Our pilot study suggests that MetSyn in adolescents is associated with increased activation of the TLR signalling pathway within monocytes. Our correlational analyses revealed a positive association between serum cytokine levels and the expression of TLR2 and TLR4 as well as TNFα in monocytes from adolescents with MetSyn. These findings suggest that monocytes may be a source of the circulating cytokines that are frequently elevated in obesity and contribute to associated co-morbidities, even in a young population.
Previous studies have described a positive association between TLR signalling and metabolic dysfunction in adults. Patients with MetSyn and newly diagnosed T2DM demonstrate significantly increased TLR2 and TLR4 gene expression in monocytes compared with healthy human subjects [10, 16]. Even monocytes from normal weight adults with central obesity have increased expression of TNFα and IL6 compared to normal weight adults with normal fat distribution . While most studies exploring innate immunity, obesity and metabolic dysfunction have been conducted in adults, one recent study conducted in children validates a positive correlation between the expression of adipokine genes in adipose tissue and cytokines in peripheral mononuclear blood cells . Our observations are consistent with prior studies and add to the existing literature by identifying the presence of TLR activation in a young pre-diabetic population.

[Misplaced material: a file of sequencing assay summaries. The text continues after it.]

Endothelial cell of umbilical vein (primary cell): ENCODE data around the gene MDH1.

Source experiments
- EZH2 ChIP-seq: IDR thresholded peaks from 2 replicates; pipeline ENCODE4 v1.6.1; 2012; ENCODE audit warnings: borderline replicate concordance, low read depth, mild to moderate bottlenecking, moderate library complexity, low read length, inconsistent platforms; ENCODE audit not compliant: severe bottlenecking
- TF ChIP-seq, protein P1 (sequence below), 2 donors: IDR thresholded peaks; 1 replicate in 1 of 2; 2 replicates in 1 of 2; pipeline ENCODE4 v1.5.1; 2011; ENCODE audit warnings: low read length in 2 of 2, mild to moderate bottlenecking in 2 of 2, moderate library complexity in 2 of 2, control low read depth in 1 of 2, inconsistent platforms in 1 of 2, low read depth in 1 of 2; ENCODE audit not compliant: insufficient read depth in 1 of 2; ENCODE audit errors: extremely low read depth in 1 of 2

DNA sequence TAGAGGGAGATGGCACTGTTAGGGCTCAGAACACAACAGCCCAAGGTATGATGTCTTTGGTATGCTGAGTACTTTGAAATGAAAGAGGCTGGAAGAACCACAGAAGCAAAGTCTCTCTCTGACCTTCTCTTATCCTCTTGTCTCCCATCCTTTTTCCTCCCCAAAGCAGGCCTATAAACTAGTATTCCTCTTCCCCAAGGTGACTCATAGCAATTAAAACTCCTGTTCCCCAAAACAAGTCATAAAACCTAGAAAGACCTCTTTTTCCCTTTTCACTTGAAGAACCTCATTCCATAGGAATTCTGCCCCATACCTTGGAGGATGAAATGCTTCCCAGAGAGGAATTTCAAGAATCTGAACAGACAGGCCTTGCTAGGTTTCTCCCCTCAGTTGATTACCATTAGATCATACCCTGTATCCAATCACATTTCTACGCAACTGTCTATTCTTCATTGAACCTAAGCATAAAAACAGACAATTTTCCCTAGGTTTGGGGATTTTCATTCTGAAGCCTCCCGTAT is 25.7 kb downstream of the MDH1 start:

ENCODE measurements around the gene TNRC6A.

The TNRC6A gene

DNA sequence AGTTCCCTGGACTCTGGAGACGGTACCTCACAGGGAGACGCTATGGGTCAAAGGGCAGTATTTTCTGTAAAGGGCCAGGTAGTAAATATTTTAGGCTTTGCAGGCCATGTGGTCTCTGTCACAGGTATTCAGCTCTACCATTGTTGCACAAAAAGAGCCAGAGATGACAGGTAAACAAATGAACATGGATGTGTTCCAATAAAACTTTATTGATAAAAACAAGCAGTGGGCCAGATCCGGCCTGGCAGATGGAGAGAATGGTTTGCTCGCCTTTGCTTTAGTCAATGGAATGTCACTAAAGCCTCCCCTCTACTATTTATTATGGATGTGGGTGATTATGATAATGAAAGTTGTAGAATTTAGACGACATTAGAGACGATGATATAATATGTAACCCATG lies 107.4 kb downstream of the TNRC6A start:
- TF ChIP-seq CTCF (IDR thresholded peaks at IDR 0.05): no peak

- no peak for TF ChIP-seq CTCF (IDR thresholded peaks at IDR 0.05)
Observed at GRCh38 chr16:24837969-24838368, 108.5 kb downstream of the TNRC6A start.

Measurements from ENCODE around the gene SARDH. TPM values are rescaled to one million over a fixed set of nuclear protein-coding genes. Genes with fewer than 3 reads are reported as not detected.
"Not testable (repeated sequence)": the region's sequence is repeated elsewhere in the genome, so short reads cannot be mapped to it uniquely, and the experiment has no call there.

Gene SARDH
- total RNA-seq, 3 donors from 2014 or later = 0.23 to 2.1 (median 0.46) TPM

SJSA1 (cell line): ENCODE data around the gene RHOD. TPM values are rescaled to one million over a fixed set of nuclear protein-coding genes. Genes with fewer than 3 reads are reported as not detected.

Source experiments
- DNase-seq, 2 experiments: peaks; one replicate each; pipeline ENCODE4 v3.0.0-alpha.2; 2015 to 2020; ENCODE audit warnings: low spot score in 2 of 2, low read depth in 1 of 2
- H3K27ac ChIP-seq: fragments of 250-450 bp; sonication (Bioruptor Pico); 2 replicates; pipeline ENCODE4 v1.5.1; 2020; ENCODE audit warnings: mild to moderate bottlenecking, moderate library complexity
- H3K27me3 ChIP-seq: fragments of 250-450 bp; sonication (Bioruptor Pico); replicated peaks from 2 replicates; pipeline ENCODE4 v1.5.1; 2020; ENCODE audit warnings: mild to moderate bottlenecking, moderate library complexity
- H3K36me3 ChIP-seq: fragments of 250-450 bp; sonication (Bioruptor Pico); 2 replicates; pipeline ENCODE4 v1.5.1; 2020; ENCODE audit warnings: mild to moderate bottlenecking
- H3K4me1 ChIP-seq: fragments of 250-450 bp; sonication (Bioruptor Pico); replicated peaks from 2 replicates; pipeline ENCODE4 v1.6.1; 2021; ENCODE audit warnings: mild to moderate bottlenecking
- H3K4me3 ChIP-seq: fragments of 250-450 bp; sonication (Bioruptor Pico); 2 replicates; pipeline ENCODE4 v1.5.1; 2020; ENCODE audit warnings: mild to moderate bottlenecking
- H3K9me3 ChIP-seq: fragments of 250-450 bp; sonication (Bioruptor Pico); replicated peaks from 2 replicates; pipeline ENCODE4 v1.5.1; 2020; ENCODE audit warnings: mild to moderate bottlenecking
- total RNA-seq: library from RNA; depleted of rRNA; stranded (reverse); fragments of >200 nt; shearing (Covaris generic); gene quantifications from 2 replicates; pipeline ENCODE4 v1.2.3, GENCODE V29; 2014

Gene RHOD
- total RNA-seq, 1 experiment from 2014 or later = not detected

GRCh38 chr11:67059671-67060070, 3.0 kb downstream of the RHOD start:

TLRs are a family of pattern recognition receptors expressed on macrophages and monocytes whose activation initiates a signalling cascade resulting in downstream cytokine production. Our correlative studies suggest that the amplified inflammation common in MetSyn may be partially mediated by activation of TLR pathways on monocytes, providing supporting rationale for studying monocytes in this population. TLRs, particularly TLR2 and TLR4, have multiple endogenous ligands including endotoxin and free fatty acids. Identification of the specific ligand responsible for the TLR activation seen in our population requires further study.
The present study has several limitations including small sample size, lack of data on insulin sensitivity, and inability to identify a direct causal relationship between TLR expression and elevated levels of circulating cytokines. The major strength of our study is the inclusion of BMI-matched overweight healthy subjects. This is significant as it allows for the identification of altered pathways that are directly related to metabolic dysfunction and not simply a feature of the weight status. We were also able to study the influence of a pure population of monocytes separate from other mononuclear cells.
In conclusion, our data show that activation of the innate immune pathway via TLRs may be partially responsible for the increased systemic inflammation seen in MetSyn. The identification of TLR signalling activation in monocytes of adolescents with MetSyn advances our understanding of the molecular pathways responsible for metabolic dysfunction in the early stages of obesity. A comprehensive analysis of the TLR signalling pathway and downstream products warrants further studies in this population.